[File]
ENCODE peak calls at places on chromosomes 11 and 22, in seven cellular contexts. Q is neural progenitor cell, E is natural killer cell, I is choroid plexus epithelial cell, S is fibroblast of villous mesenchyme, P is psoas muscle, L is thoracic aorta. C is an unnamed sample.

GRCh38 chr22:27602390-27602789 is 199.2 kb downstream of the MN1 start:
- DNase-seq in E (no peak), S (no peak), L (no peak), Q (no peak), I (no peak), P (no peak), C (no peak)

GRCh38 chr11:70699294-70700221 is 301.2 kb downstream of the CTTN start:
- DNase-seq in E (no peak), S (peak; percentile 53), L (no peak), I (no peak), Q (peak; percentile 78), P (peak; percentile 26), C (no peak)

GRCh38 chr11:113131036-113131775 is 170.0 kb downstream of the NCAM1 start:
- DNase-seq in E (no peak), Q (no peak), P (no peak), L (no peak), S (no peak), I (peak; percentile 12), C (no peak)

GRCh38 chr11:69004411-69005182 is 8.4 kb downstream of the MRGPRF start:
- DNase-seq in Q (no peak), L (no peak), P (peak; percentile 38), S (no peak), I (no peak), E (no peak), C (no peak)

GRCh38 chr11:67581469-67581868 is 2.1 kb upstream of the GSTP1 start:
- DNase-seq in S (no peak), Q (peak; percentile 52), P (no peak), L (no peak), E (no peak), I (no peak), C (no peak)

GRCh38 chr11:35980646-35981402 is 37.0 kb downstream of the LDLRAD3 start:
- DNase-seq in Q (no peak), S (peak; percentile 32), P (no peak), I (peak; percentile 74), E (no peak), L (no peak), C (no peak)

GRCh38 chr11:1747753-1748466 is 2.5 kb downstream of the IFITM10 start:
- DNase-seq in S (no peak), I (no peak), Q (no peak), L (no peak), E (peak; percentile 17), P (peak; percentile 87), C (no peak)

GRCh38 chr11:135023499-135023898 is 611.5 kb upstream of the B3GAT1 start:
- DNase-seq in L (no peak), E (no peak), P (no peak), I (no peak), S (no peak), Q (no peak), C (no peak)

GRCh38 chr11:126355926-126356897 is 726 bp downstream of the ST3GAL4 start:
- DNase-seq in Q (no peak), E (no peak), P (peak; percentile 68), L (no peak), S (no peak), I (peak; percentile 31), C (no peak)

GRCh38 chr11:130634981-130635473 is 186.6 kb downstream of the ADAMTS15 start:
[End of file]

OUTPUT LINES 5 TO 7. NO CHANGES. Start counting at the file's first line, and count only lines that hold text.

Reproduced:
- DNase-seq in E (no peak), S (peak; percentile 53), L (no peak), I (no peak), Q (peak; percentile 78), P (peak; percentile 26), C (no peak)

GRCh38 chr11:113131036-113131775 is 170.0 kb downstream of the NCAM1 start:
- DNase-seq in E (no peak), Q (no peak), P (no peak), L (no peak), S (no peak), I (peak; percentile 12), C (no peak)